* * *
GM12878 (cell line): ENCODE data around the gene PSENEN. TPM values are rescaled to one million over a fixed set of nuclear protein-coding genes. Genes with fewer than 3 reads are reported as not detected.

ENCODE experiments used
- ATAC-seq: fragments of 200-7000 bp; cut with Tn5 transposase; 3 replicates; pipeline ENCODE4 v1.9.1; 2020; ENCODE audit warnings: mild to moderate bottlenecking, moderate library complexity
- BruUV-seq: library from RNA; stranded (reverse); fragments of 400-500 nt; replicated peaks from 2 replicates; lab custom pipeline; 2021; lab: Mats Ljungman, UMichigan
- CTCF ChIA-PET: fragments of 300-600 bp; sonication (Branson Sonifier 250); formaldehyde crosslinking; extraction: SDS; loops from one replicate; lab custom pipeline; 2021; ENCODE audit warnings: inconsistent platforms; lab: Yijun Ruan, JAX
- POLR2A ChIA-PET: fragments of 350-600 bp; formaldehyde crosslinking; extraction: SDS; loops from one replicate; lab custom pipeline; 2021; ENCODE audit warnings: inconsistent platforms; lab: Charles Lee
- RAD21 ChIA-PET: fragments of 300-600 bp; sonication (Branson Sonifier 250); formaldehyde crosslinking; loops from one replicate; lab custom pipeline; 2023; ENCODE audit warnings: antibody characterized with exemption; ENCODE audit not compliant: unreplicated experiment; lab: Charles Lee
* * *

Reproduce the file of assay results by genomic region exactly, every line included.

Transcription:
GM12878 (cell line): ENCODE data around the gene PSENEN. TPM values are rescaled to one million over a fixed set of nuclear protein-coding genes. Genes with fewer than 3 reads are reported as not detected.

ENCODE experiments used
- ATAC-seq: fragments of 200-7000 bp; cut with Tn5 transposase; 3 replicates; pipeline ENCODE4 v1.9.1; 2020; ENCODE audit warnings: mild to moderate bottlenecking, moderate library complexity
- BruUV-seq: library from RNA; stranded (reverse); fragments of 400-500 nt; replicated peaks from 2 replicates; lab custom pipeline; 2021; lab: Mats Ljungman, UMichigan
- CTCF ChIA-PET: fragments of 300-600 bp; sonication (Branson Sonifier 250); formaldehyde crosslinking; extraction: SDS; loops from one replicate; lab custom pipeline; 2021; ENCODE audit warnings: inconsistent platforms; lab: Yijun Ruan, JAX
- POLR2A ChIA-PET: fragments of 350-600 bp; formaldehyde crosslinking; extraction: SDS; loops from one replicate; lab custom pipeline; 2021; ENCODE audit warnings: inconsistent platforms; lab: Charles Lee
- RAD21 ChIA-PET: fragments of 300-600 bp; sonication (Branson Sonifier 250); formaldehyde crosslinking; loops from one replicate; lab custom pipeline; 2023; ENCODE audit warnings: antibody characterized with exemption; ENCODE audit not compliant: unreplicated experiment; lab: Charles Lee